The Lincoln Project fallacy

That brings us to the Lincoln Project. The PAC started by former Republican strategists created some of the toughest anti-Trump ads of the campaign, raising more than $67 million and along the way attracting worldwide media attention (including a 60 Minutes segment). The stated premise of its operation was to convince Republicans to ditch the Trump circus in favor of Biden’s calm, centrist seas.

Yet Trump still managed to attract more Republican voters than he did in 2016.

“Their goal may have been to convert Republicans, but I think their real impact was energizing Democrats,” says Schwartz, who admits that the Lincoln Project’s “Flag of Treason” ad is the one that motivated him to get involved and ultimately make a campaign ad of his own. “I saw ‘America or Trump’ and thought, Wow, what a tagline for this moment. And that’s what got me fired up to do something.”

A recent Stanford Graduate School of Business study echoes the sentiments of both AOC and Schwartz, saying that it’s more effective to focus on those already on your side—to energize the base, as they say—than to try to persuade people to switch sides or opinions completely. Stanford marketing professor Zakary Tormala says it can often be more effective to target voters who are already leaning your way but who might need to be activated or intensified in some way.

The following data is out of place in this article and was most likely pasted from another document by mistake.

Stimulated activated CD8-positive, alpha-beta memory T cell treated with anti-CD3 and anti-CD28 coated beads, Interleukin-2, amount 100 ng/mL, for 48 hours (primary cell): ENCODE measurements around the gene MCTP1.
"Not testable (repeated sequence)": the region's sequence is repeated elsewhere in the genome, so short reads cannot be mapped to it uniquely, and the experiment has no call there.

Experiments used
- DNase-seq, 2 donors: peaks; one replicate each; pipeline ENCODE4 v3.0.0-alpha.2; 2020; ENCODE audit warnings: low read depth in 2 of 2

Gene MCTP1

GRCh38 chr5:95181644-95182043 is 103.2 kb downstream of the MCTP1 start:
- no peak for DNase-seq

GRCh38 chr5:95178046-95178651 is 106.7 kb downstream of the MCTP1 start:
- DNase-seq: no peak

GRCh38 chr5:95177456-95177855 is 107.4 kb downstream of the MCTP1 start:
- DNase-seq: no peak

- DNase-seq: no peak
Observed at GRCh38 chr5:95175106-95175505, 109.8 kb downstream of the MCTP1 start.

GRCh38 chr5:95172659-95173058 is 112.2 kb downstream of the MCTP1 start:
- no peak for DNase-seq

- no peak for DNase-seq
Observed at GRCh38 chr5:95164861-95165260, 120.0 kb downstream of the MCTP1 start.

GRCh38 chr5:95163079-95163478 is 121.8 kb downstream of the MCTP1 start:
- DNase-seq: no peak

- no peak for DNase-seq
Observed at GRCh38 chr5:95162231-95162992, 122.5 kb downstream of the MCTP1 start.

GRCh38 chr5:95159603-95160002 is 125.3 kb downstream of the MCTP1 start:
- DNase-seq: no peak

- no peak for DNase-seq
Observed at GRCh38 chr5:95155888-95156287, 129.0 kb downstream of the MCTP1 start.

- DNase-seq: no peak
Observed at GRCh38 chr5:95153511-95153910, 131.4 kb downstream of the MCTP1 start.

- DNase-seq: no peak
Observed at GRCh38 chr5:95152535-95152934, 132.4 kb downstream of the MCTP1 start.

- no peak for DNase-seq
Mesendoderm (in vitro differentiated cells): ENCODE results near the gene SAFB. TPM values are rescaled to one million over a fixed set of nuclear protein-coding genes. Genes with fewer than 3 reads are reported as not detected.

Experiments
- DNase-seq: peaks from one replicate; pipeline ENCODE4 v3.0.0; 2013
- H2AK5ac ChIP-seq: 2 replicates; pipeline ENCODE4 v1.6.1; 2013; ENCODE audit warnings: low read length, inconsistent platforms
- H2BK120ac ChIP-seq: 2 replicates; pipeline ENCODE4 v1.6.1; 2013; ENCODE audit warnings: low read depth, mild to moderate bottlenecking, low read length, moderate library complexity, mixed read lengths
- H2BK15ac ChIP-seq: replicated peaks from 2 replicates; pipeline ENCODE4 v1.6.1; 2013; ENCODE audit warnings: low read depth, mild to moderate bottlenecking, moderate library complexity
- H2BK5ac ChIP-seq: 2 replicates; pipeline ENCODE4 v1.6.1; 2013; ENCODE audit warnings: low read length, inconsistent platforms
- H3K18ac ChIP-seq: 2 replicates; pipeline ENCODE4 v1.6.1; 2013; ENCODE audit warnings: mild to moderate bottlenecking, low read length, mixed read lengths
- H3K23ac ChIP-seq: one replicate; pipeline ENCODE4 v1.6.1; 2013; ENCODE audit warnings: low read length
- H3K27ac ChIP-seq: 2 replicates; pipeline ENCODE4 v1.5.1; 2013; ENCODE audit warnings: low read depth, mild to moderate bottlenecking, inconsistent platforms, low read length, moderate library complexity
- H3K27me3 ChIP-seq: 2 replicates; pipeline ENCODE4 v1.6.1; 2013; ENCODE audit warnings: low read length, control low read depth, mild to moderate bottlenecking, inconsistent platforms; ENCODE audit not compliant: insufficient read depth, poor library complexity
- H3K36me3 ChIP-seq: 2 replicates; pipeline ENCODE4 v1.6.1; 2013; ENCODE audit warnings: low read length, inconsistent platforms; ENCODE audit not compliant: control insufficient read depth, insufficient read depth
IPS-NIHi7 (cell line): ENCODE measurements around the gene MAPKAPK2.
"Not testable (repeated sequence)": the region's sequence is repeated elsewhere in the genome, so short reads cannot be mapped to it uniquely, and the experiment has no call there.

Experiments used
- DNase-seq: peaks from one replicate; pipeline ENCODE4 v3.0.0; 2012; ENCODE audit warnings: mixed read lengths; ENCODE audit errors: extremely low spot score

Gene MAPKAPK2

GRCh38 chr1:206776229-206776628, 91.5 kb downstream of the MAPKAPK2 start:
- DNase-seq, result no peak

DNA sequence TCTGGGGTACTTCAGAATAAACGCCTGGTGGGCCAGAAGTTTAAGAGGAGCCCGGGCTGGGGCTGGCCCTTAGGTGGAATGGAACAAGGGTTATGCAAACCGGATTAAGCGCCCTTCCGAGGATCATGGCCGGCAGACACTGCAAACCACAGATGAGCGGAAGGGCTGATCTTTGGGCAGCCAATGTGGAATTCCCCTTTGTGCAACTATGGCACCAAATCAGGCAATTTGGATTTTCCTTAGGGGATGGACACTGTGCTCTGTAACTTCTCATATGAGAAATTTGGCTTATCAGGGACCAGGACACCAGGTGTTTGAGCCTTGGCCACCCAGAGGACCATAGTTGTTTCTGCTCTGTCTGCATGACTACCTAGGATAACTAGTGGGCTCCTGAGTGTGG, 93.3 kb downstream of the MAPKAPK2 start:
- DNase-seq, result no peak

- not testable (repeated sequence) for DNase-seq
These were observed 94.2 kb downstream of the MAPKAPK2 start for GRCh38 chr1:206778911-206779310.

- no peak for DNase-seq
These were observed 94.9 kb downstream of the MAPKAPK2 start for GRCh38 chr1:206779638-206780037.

“Think of this as identifying known supporters, even just mild supporters, and focusing on strengthening their support, building their conviction,” Tormala says. “People leaning your way are more receptive to your messaging, and if you can move them to a position of stronger support, they should be more likely to vote—and vote your way—more likely to advocate, more likely to donate, and so on.”


The future of winning campaigns

Campaign advertising on policy doesn’t have to be all zzzzzz. Check out this spot from Massachusetts Senator Ed Markey’s reelection campaign.

If Biden had taken some of that ad war chest and done more than just remind us again and again that he’s a good guy, other Democrats from the Senate to state houses would have had a shared big tent message about jobs, the environment, or such popular initiatives as a $15 minimum wage and drug decriminalization, which won in state referendums.

Biden won on an almost five-decade-old formula he helped pioneer, but everyone else should strike a balance between acting like an Avenger and actually being an avenger for issues that’ll improve voters’ lives.

About the author

Jeff Beer is a staff editor at Fast Company, covering advertising, marketing, and brand creativity. He lives in Toronto.